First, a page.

The US Environmental Protection Agency (EPA) reversed a Trump administration decision involving use of nuclear materials. On June 30, the EPA announced that it was “withdrawing, revoking and rescinding” its conditional approval of The Fertilizer Institute’s (TFI) request to approve the use of phosphogypsum (PG) in road construction. PG is a radioactive byproduct of fertilizer production and is regulated by the EPA. This action follows the EPA’s earlier announcement that it is reviewing a Trump administration decision on cleanup standards for radionuclide-contaminated effluent at a Tennessee Superfund site, which we reported on. Together, the two decisions confirm that the EPA continues to scrutinize prior agency decisions and to more strictly regulate radioactive materials.
The US Environmental Protection Agency (EPA) recently announced a site-specific review that has broader implications for Superfund site cleanups with radionuclide contamination. The EPA is reviewing a Trump-era decision on the applicability of water quality regulations for radionuclide-contaminated effluent from a Tennessee Superfund site. This review could result in reversing the prior determination that the Clean Water Act’s (CWA’s) technology-based effluent limits do not apply. If the EPA reverses this decision, it could signal that the EPA is looking to impose more stringent standards for the cleanup and discharge of radionuclide-contaminated water at other sites.
The NRC recently published an advance notice of proposed rulemaking (ANPR) seeking public comments on possible amendments to its National Environmental Policy Act (NEPA) regulations on categorical exclusions. Comments are due by July 21, 2021.
The NRC published a notice of a petition for rulemaking from the Tribal Radioactive Materials Transportation Committee (TRMTC) in the Federal Register on April 9 asking the NRC to revise 10 CFR Part 37 to require that licensees provide advanced notification to participating tribal governments of certain radioactive material shipments that will cross a tribe’s reservation.
The US Nuclear Regulatory Commission (NRC) Staff has sought the Commission’s approval to initiate a rulemaking to update the agency’s environmental protection regulations for licensing activities.
The Consolidated Appropriations Act, 2021, signed into law on December 27, includes the Energy Act of 2020 (Energy Act) and the Taxpayer Certainty and Disaster Tax Relief Act of 2020 (Taxpayer Act), which contains tax provisions important to the energy sector.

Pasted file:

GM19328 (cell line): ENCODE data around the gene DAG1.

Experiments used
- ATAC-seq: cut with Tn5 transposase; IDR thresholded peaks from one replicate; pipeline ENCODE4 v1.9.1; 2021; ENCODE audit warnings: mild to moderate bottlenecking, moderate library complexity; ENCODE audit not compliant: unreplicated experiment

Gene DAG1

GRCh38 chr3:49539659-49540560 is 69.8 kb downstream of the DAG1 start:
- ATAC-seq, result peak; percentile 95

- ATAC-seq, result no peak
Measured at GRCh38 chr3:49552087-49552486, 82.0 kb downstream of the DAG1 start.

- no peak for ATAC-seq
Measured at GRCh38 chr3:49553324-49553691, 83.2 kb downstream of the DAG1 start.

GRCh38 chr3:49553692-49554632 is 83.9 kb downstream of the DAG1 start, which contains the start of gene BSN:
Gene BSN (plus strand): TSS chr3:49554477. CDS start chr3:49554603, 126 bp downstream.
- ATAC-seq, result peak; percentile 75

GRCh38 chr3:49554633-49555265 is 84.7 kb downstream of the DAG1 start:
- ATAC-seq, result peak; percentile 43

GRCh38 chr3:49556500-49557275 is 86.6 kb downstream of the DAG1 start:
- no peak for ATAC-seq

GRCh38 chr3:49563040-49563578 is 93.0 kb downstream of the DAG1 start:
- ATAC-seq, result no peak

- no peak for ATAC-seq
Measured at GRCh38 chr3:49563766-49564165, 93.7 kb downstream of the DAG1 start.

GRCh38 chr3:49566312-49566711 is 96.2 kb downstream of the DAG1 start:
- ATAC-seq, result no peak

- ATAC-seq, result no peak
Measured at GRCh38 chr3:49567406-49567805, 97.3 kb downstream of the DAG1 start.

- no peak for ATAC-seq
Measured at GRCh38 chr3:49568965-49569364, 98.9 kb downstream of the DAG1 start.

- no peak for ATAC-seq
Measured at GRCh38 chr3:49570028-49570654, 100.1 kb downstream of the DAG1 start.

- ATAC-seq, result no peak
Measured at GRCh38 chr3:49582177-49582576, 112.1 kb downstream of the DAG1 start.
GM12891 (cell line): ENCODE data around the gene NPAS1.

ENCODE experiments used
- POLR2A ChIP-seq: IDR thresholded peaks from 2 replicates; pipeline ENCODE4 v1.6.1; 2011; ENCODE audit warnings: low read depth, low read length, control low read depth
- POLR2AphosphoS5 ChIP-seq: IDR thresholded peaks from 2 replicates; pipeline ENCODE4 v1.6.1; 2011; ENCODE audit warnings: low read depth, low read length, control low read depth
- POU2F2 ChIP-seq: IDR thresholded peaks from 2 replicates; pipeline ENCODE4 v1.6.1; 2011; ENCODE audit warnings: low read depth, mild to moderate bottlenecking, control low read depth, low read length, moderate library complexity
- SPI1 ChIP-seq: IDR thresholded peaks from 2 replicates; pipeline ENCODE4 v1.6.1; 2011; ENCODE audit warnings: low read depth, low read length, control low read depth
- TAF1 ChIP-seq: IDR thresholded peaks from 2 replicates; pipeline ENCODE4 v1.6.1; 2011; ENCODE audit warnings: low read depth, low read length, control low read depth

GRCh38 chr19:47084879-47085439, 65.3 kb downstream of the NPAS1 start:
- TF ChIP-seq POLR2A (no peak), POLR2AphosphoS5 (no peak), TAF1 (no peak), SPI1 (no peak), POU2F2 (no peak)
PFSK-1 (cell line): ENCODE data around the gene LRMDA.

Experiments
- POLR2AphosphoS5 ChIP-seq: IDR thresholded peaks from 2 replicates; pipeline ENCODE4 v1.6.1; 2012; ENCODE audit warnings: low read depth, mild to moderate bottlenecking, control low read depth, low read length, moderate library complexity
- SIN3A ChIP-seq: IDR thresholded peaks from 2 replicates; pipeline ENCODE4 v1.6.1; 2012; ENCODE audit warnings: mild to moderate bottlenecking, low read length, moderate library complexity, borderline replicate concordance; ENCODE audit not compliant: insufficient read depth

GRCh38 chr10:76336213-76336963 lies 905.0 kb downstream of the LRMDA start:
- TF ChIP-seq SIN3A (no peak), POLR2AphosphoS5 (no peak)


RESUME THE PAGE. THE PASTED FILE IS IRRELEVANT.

In a recently issued NRC adjudicatory decision, the Commission reaffirmed its regulatory interpretation allowing power reactor licensees applying for subsequent license renewal (SLR), and the NRC Staff reviewing these applications, to rely on the NRC’s Generic Environmental Impact Statement (GEIS) for License Renewal of Nuclear Plants (GEIS). Two of the five Commissioners dissented, however, arguing this interpretation violates the NRC’s obligations under the National Environmental Policy Act (NEPA).
The White House’s Council on Environmental Quality (CEQ) recently published in the Federal Register a final rule, Update to the Regulations Implementing the Procedural Provisions of the National Environmental Policy Act. The final rule is the latest in a series of actions taken by the Trump administration and the CEQ to “modernize and clarify” the CEQ’s National Environmental Policy Act (NEPA) implementing regulations to “facilitate more efficient, effective, and timely NEPA reviews by Federal agencies in connection with proposals for agency action.”
The NRC Office of Nuclear Reactor Regulation (NRR) recently issued Revision 4 to Office Instruction LIC-203, “Procedural Guidance for Categorical Exclusions, Environmental Assessments, and Considering Environmental Issues.” The update reflects recent NRC organizational changes and internal procedures related to the agency’s environmental review activities. These changes do not impose any new obligations on NRC applicants. However, a proper understanding of the agency’s internal processes can be helpful in developing successful licensing strategies. The key changes are summarized below.
Our energy lawyers have prepared a LawFlash addressing the notice of proposed rulemaking (NPRM), “Update to the Regulations Implementing the Procedural Provisions of the National Environmental Policy Act,” published today in the Federal Register by the White House’s Council on Environmental Quality (CEQ).